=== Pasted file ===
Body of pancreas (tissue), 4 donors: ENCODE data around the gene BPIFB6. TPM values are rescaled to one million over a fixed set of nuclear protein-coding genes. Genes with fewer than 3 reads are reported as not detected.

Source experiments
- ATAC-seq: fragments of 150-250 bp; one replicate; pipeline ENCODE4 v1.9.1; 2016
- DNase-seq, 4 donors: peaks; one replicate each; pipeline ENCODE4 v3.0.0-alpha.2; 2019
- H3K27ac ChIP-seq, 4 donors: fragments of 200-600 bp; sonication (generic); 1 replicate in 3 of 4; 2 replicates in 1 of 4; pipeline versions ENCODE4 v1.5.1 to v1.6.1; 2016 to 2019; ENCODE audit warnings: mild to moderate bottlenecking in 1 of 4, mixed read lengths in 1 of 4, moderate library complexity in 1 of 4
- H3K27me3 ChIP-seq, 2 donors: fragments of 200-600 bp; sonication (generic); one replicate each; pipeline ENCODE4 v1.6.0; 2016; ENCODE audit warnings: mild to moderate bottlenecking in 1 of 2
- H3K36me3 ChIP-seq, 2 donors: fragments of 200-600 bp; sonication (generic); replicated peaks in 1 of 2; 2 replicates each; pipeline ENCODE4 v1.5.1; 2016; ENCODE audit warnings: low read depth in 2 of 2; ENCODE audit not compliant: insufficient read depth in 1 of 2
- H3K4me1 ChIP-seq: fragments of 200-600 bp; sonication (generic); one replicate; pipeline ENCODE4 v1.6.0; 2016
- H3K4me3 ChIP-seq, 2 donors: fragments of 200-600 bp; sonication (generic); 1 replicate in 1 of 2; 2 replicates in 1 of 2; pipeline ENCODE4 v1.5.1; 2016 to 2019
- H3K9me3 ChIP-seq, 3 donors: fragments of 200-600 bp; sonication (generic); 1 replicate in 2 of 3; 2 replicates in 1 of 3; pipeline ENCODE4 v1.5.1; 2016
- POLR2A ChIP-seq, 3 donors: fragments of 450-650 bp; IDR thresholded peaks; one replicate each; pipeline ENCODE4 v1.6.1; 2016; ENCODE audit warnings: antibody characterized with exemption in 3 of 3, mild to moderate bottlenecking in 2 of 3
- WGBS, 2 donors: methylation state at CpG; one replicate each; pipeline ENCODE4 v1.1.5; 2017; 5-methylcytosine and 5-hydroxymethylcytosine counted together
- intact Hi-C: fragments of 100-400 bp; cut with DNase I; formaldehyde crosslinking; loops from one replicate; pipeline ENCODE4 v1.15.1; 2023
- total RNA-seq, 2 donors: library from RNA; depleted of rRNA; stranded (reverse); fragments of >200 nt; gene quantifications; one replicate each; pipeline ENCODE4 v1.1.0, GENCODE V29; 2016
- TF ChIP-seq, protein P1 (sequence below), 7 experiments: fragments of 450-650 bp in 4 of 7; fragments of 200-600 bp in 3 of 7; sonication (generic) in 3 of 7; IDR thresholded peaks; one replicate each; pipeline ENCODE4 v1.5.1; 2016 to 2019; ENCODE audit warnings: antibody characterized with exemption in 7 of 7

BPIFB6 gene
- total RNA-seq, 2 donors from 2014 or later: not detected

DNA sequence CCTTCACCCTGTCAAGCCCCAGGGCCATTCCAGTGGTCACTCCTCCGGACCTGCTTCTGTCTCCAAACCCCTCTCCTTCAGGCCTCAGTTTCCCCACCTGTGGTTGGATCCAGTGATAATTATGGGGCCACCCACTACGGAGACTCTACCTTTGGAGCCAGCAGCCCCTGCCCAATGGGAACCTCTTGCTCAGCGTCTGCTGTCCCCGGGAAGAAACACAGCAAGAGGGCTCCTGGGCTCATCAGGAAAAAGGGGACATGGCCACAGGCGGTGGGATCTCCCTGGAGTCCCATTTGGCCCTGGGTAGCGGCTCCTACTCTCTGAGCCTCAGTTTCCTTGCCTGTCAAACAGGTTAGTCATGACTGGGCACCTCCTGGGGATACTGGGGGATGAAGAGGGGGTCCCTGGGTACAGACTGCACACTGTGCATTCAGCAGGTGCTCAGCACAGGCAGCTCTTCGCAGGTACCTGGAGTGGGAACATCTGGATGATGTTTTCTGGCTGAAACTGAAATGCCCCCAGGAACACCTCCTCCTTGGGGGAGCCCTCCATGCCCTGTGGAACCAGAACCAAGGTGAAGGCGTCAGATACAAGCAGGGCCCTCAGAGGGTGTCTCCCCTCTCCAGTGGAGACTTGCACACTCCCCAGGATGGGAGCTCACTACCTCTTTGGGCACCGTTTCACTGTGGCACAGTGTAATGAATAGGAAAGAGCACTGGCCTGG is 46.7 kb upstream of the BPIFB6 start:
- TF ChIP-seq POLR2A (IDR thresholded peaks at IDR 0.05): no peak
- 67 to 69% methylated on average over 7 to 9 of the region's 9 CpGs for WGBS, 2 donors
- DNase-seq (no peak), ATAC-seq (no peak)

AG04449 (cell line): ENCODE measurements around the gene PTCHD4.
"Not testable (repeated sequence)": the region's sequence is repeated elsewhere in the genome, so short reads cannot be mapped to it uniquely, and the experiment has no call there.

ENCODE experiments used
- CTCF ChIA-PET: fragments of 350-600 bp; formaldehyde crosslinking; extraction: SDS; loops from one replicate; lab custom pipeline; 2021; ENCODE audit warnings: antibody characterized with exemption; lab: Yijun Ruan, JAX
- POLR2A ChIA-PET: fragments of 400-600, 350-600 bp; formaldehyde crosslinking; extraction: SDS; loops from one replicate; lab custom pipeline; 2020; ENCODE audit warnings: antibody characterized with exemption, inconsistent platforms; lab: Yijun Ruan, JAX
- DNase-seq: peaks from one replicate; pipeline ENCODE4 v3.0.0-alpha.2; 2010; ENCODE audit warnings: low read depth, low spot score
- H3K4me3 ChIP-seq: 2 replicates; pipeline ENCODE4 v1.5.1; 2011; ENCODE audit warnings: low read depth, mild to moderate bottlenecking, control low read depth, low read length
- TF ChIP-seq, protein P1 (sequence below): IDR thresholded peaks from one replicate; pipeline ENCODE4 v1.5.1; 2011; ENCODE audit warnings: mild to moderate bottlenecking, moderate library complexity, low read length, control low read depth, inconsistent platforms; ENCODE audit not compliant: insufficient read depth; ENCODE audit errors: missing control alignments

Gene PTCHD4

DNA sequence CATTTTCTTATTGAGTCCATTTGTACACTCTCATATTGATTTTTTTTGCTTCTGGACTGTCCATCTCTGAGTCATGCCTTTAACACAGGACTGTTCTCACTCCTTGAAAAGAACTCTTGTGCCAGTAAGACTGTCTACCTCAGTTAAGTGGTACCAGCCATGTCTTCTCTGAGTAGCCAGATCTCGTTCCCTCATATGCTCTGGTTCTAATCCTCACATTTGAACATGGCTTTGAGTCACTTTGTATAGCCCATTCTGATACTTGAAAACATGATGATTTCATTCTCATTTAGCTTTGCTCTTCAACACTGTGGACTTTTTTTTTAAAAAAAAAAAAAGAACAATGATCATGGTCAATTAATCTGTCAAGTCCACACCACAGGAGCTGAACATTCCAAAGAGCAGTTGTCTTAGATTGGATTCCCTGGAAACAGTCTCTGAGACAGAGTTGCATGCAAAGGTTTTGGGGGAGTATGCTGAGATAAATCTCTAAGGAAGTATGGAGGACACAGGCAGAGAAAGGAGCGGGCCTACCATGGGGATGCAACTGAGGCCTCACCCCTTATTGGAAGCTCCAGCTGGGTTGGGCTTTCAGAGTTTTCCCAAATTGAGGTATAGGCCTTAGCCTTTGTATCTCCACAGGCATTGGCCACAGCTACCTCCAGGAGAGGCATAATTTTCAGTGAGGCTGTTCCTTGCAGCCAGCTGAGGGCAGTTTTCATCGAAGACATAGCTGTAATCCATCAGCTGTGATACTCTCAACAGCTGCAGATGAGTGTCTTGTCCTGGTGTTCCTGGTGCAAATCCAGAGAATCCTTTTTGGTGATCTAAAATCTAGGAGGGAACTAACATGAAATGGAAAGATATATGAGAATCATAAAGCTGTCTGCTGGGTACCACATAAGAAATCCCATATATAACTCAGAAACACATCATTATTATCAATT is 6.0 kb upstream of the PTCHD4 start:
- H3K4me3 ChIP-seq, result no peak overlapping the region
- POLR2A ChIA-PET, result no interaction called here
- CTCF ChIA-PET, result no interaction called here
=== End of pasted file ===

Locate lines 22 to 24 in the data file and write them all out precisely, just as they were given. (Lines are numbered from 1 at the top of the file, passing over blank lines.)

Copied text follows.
AG04449 (cell line): ENCODE measurements around the gene PTCHD4.
"Not testable (repeated sequence)": the region's sequence is repeated elsewhere in the genome, so short reads cannot be mapped to it uniquely, and the experiment has no call there.

ENCODE experiments used